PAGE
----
mitigating


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mit·i·gate

 (mĭt′ĭ-gāt′)
tr.v. mit·i·gat·ed, mit·i·gat·ing, mit·i·gates
1. To make less severe or intense; moderate or alleviate. See Synonyms at relieve.
2. To make alterations to (land) to make it less polluted or more hospitable to wildlife.
Phrasal Verb:
mitigate against Usage Problem
1. To take measures to moderate or alleviate (something).
2. To be a strong factor against (someone or something); hinder or prevent.

[Middle English mitigaten, from Latin mītigāre, mītigāt- : mītis, soft + agere, to drive, do; see act.]

mit′i·ga·ble (-gə-bəl) adj.
mit′i·ga′tion n.
mit′i·ga′tive, mit′i·ga·to′ry (-gə-tôr′ē) adj.
mit′i·ga′tor n.
Usage Note: Mitigate, meaning "to make less severe, alleviate" is sometimes used where militate, which means "to cause a change," might be expected. The confusion arises when the subject of mitigate is an impersonal factor or influence, and the verb is followed by the preposition against, so the meaning of the phrase is something like "to be a powerful factor against" or "to hinder or prevent," as in His relative youth might mitigate against him in a national election. Some 70 percent of the Usage Panel rejected this usage of mitigate against in our 2009 survey. Some 56 percent also rejected the intransitive use of mitigate meaning "to take action to alleviate something undesirable," in What steps can the town take to mitigate against damage from coastal storms? Perhaps the use with against in the one instance has soured Panelists on its use in the other. This intransitive use is relatively recent in comparison with the long-established transitive use, so novelty might play a role as well.

mitigating

(ˈmɪtɪɡeɪtɪŋ)
adj
(of a case, factor, or circumstance) lessening the impact of something such as a crime or mistake
ThesaurusAntonymsRelated WordsSynonymsLegend:

mitigating

adjective extenuating, qualifying, justifying, moderating, vindicating, palliative, exculpatory, exonerative, vindicatory The judge heard that there were mitigating circumstances.
Translations

mitigating

[ˈmɪtɪgeɪtɪŋ] adj [factor] → atténuant(e)
There are various mitigating factors → Il existe divers facteurs atténuants.
mitigating circumstances → circonstances atténuantes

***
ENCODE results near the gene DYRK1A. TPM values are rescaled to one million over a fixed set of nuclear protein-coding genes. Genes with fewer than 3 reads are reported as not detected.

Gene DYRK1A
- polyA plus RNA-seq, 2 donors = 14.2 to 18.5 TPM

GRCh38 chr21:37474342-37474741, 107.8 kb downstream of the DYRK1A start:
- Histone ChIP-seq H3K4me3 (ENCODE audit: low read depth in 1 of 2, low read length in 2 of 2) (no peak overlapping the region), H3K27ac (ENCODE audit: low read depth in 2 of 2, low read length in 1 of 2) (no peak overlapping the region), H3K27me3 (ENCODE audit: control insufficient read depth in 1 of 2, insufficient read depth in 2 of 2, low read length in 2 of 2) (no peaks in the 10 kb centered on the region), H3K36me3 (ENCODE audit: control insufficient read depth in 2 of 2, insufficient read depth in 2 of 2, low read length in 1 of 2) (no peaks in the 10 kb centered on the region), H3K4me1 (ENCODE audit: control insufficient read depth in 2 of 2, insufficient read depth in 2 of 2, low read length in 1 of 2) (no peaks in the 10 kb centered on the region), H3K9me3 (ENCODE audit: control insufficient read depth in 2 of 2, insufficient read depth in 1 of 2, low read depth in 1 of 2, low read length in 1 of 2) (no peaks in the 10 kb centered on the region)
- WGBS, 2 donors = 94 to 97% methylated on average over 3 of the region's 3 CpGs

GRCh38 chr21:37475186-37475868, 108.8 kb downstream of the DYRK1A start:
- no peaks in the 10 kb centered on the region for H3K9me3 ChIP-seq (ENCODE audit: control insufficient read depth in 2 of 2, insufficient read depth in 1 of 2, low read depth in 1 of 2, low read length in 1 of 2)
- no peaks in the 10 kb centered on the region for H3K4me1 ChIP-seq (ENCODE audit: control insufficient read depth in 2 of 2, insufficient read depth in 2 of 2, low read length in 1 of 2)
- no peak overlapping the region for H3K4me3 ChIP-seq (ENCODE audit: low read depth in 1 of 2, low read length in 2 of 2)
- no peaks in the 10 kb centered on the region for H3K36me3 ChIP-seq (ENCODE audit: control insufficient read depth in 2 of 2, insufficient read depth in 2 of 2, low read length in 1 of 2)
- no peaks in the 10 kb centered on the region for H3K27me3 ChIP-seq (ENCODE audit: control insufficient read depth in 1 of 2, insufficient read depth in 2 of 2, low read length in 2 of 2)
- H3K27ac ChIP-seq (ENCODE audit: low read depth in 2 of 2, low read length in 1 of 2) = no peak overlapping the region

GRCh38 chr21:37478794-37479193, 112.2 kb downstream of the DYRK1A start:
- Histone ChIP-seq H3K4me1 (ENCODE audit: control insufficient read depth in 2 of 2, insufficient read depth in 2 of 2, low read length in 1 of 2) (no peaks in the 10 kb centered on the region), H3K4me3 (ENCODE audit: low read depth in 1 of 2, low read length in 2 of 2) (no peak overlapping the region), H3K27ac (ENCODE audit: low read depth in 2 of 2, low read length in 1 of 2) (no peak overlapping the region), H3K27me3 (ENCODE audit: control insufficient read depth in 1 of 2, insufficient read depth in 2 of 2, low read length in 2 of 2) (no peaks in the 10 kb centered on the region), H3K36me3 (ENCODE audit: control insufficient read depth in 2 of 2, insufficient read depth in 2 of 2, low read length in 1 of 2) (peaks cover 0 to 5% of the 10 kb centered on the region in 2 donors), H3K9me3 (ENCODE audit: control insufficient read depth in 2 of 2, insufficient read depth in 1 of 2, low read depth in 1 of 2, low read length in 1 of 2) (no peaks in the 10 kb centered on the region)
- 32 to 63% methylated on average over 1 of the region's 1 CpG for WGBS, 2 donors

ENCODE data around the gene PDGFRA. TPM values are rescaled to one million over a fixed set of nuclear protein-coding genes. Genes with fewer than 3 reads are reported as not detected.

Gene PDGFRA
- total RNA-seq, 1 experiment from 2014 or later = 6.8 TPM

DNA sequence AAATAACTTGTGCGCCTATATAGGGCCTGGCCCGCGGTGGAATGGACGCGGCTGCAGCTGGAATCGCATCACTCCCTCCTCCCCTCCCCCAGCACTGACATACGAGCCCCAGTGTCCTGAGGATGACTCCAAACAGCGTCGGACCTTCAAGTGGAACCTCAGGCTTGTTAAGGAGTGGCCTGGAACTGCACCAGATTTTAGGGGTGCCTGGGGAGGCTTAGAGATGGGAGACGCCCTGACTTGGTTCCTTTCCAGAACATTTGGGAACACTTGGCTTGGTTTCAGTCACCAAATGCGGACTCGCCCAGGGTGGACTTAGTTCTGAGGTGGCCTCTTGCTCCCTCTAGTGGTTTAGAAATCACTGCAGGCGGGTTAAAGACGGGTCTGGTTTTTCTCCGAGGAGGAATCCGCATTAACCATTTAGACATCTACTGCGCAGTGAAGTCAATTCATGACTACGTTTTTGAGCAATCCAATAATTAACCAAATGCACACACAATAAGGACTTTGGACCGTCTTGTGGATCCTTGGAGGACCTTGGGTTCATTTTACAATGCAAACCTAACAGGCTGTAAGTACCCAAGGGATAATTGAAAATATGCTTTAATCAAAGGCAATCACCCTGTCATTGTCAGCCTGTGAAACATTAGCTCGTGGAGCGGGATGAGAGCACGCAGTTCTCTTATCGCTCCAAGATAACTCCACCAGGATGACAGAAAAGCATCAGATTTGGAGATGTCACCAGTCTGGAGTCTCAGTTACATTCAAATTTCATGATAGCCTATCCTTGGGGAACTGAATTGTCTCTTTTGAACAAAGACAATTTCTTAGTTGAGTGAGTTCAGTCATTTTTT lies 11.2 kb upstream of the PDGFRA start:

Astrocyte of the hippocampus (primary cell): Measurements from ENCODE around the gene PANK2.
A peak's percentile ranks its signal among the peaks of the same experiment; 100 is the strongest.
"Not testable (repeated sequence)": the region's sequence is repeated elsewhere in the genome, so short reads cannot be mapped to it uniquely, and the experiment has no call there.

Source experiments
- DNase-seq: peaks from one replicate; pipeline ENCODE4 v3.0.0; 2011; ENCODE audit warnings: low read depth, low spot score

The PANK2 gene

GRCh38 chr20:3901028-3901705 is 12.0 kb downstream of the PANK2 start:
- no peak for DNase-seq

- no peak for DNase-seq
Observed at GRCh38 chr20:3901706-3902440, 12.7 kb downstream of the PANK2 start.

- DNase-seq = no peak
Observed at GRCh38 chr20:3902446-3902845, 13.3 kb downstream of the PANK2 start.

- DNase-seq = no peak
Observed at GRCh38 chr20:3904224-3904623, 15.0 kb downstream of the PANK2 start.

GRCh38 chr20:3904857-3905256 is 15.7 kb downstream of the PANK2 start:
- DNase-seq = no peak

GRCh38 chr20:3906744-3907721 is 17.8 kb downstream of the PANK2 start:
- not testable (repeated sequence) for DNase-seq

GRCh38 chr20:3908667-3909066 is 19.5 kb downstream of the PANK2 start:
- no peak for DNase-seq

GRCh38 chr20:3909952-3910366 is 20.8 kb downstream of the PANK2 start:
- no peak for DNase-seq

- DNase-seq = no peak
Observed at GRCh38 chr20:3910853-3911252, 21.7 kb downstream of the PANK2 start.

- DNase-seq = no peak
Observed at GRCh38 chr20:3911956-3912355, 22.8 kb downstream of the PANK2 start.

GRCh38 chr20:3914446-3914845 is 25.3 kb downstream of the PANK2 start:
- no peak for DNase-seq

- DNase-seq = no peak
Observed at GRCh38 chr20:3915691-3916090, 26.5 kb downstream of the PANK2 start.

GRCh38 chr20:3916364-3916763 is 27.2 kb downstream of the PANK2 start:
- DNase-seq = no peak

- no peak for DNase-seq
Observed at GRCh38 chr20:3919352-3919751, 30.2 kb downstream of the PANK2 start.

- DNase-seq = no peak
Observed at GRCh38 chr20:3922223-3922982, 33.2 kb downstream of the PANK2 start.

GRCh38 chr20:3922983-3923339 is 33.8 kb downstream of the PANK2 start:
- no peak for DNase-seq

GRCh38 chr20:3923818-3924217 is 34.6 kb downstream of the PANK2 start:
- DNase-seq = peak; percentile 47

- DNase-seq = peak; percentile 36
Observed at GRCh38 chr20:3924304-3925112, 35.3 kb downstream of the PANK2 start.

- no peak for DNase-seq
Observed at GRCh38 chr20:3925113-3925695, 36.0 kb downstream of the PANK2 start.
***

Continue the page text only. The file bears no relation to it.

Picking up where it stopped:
References in classic literature ?
She has been dying for your sake several weeks, and raving about you this morning, and pouring forth a deluge of abuse, because I represented your failings in a plain light, for the purpose of mitigating her adoration.
Here also the firmness of the judicial magistracy is of vast importance in mitigating the severity and confining the operation of such laws.
In the meantime, by way of staying execution -- by way of mitigating the accusations against me -- I offer the sad history appended, -- a history about whose obvious moral there can be no question whatever, since he who runs may read it in the large capitals which form the title of the tale.
The intended slight was emphasised by the fact that even the Reggie Chiverses, who were of the Mingott clan, were among those inflicting it; and by the uniform wording of the notes, in all of which the writers "regretted that they were unable to accept," without the mitigating plea of a "previous engagement" that ordinary courtesy prescribed.
The American, Abe Slaney, was condemned to death at the winter assizes at Norwich, but his penalty was changed to penal servitude in consideration of mitigating circumstances, and the certainty that Hilton Cubitt had fired the first shot.
It was quite peculiar to the crowded townsmen of that time, and different altogether from the normal experience of any preceding age, that they never saw anything killed, never encountered, save through the mitigating media of book or picture, the fact of lethal violence that underlies all life.
And imagine me, who had melted a silver spoon in my mouth--a sizable silver spoon steward--imagine me, my old sore bones, my old belly reminiscent of youth's delights, my old palate ticklish yet and not all withered of the deviltries of taste learned in younger days--as I say, steward, imagine me, who had ever been free-handed, lavish, saving that dollar and a half intact like a miser, never spending a penny of it on tobacco, never mitigating by purchase of any little delicacy the sad condition of my stomach that protested against the harshness and indigestibility of our poor fare.
Thanks to these mitigating circumstances, and to Julian's inexhaustible good-humor, the aunt and the nephe w generally met on friendly terms.
They alone afford to a man of wealth the opportunity of mitigating the fate of the poor, with whom they daily bring him in contact.
Square was rejoiced to find this adventure was likely to have no worse conclusion; and as for Molly, being recovered from her confusion, she began at first to upbraid Square with having been the occasion of her loss of Jones; but that gentleman soon found the means of mitigating her anger, partly by caresses, and partly by a small nostrum from his purse, of wonderful and approved efficacy in purging off the ill humours of the mind, and in restoring it to a good temper.